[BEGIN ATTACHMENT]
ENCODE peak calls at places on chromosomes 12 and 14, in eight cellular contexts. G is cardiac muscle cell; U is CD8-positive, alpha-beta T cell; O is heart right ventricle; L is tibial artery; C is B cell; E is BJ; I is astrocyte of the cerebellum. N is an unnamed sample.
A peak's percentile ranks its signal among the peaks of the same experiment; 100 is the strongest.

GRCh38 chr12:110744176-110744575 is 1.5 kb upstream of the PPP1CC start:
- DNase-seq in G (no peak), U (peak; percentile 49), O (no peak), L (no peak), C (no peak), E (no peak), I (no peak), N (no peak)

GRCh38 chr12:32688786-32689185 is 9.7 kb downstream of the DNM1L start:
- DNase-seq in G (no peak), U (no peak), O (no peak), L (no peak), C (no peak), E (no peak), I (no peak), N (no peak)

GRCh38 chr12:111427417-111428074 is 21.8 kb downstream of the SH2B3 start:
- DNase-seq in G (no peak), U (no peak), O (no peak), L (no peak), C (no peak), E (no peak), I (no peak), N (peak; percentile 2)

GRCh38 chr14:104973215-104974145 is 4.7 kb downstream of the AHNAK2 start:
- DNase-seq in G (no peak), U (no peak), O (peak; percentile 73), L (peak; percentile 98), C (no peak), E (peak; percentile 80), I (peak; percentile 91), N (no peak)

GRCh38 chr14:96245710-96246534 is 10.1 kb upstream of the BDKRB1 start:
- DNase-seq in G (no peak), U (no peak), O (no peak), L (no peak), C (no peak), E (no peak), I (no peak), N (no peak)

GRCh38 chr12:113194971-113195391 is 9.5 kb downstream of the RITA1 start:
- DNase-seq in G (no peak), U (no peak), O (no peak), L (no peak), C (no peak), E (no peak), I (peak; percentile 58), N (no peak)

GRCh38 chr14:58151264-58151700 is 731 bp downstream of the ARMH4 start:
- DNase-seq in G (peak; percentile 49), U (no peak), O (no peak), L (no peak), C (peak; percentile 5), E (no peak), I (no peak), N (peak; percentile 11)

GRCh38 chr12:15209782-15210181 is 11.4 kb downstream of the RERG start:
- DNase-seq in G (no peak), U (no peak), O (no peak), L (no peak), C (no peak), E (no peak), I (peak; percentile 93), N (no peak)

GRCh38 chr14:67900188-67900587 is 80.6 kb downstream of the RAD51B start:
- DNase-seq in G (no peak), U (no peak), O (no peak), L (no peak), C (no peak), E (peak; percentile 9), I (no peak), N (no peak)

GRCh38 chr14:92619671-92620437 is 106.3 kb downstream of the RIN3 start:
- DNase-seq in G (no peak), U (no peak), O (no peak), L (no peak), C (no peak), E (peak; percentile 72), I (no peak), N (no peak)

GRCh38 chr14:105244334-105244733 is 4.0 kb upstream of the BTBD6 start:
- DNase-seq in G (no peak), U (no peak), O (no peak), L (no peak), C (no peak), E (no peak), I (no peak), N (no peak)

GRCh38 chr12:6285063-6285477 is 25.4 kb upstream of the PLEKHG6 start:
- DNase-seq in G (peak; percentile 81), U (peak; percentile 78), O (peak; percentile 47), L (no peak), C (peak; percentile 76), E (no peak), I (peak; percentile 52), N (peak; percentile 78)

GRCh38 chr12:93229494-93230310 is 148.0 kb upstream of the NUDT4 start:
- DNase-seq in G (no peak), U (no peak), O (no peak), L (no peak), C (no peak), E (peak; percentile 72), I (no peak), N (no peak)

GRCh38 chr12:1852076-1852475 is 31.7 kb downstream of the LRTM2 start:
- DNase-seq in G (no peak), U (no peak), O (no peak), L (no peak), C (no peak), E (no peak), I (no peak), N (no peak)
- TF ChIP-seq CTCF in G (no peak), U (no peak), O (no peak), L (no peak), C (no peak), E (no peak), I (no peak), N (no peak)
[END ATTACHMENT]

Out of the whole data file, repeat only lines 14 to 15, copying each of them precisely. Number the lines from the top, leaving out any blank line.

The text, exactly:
- DNase-seq in G (no peak), U (no peak), O (no peak), L (no peak), C (no peak), E (no peak), I (peak; percentile 58), N (no peak)

GRCh38 chr14:58151264-58151700 is 731 bp downstream of the ARMH4 start: